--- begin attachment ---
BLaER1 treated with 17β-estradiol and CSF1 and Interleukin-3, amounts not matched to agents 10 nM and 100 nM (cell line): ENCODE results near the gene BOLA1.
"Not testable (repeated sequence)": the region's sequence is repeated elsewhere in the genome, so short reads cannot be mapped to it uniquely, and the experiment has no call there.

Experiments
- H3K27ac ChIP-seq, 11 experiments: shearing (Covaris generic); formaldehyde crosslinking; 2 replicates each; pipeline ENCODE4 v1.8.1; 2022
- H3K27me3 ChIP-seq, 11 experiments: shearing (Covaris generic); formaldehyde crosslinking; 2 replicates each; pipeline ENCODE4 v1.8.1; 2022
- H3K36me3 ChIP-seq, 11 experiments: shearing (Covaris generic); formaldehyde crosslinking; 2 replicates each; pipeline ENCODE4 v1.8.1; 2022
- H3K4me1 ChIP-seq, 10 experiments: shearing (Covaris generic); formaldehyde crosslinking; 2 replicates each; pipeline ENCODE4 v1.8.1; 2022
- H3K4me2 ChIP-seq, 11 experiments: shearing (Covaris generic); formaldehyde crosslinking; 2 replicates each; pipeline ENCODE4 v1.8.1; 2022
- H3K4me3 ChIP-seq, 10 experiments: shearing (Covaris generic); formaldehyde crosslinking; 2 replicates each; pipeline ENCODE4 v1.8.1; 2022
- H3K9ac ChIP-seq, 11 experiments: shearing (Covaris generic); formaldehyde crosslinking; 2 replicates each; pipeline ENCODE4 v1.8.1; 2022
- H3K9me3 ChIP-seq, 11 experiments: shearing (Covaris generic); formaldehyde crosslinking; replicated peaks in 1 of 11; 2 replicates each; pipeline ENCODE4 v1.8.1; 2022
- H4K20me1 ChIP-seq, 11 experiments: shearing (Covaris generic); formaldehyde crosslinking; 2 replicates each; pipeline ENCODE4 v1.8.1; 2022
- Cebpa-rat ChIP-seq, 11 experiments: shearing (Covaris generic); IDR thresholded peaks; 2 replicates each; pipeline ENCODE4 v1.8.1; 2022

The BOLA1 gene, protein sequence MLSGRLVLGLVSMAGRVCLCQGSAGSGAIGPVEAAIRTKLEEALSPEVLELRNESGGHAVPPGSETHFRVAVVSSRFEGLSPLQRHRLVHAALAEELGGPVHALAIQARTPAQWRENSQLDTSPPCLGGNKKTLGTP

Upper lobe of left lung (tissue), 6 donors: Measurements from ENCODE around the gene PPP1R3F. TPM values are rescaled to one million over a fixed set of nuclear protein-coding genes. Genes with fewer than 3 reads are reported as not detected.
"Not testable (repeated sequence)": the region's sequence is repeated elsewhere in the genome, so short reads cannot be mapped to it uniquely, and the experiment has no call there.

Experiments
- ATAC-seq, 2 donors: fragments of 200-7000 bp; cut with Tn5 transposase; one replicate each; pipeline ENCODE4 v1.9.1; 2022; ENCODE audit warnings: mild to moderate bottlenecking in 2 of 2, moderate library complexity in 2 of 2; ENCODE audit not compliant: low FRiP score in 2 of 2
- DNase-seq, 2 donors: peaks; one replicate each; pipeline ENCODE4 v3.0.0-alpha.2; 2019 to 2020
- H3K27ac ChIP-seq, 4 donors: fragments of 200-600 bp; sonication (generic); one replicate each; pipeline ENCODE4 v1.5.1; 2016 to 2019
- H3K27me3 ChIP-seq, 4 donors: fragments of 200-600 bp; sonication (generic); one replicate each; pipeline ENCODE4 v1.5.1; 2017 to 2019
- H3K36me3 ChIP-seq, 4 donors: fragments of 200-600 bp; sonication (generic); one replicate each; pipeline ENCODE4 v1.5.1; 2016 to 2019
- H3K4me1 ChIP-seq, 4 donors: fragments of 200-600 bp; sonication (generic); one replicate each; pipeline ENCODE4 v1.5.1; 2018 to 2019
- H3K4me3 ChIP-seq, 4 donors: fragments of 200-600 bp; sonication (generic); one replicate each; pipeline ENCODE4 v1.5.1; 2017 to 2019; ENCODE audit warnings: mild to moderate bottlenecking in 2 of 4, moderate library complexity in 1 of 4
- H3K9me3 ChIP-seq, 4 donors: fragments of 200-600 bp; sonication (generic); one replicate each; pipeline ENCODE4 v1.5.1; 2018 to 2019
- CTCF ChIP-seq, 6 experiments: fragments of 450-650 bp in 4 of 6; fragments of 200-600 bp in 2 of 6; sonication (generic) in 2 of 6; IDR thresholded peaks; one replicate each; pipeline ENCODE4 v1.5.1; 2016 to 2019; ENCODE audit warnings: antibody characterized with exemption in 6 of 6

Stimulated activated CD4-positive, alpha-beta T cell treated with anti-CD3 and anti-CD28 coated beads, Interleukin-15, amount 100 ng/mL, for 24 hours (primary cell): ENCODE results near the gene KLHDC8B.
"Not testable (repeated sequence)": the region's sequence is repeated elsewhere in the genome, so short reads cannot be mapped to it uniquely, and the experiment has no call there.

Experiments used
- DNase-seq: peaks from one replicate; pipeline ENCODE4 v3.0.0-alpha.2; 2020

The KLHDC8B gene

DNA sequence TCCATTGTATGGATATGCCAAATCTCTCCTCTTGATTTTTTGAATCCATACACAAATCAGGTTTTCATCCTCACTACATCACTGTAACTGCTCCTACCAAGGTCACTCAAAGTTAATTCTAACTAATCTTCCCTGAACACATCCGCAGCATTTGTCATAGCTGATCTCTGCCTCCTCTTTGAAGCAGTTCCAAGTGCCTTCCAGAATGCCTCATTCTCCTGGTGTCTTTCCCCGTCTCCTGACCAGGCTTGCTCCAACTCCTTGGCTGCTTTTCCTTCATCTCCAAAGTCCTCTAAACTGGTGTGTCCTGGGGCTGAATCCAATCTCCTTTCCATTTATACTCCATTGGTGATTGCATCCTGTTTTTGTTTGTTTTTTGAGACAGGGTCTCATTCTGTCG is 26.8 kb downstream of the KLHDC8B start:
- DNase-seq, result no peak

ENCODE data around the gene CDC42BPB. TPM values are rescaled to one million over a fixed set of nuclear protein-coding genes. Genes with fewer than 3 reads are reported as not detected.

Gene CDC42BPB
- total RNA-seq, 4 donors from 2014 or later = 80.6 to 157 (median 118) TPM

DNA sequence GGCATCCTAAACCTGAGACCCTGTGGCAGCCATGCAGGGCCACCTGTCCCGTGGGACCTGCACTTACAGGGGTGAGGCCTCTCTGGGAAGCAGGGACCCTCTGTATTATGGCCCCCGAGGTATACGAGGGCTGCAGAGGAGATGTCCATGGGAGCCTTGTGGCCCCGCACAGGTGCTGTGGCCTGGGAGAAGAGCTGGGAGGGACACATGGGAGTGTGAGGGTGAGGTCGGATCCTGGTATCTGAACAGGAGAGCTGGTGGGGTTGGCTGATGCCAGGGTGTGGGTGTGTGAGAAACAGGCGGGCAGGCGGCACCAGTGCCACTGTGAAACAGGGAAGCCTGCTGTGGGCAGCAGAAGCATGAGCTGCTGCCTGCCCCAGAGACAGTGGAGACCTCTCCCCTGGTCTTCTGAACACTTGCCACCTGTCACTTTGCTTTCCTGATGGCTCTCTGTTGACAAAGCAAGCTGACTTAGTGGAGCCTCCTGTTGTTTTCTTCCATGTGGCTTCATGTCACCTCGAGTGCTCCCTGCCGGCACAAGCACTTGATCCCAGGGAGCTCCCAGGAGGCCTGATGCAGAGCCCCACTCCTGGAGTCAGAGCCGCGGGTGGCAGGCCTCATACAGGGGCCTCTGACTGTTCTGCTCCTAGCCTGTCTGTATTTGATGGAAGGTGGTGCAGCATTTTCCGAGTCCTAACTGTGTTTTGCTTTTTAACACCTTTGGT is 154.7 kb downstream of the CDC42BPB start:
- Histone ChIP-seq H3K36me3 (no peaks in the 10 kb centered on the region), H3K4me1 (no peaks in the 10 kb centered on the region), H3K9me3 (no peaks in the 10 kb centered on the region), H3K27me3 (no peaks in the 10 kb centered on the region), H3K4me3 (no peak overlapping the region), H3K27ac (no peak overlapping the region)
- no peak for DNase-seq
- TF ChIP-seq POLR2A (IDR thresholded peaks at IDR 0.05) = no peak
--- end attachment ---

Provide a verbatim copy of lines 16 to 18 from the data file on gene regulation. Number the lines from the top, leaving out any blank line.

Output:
"Not testable (repeated sequence)": the region's sequence is repeated elsewhere in the genome, so short reads cannot be mapped to it uniquely, and the experiment has no call there.

Experiments
- ATAC-seq, 2 donors: fragments of 200-7000 bp; cut with Tn5 transposase; one replicate each; pipeline ENCODE4 v1.9.1; 2022; ENCODE audit warnings: mild to moderate bottlenecking in 2 of 2, moderate library complexity in 2 of 2; ENCODE audit not compliant: low FRiP score in 2 of 2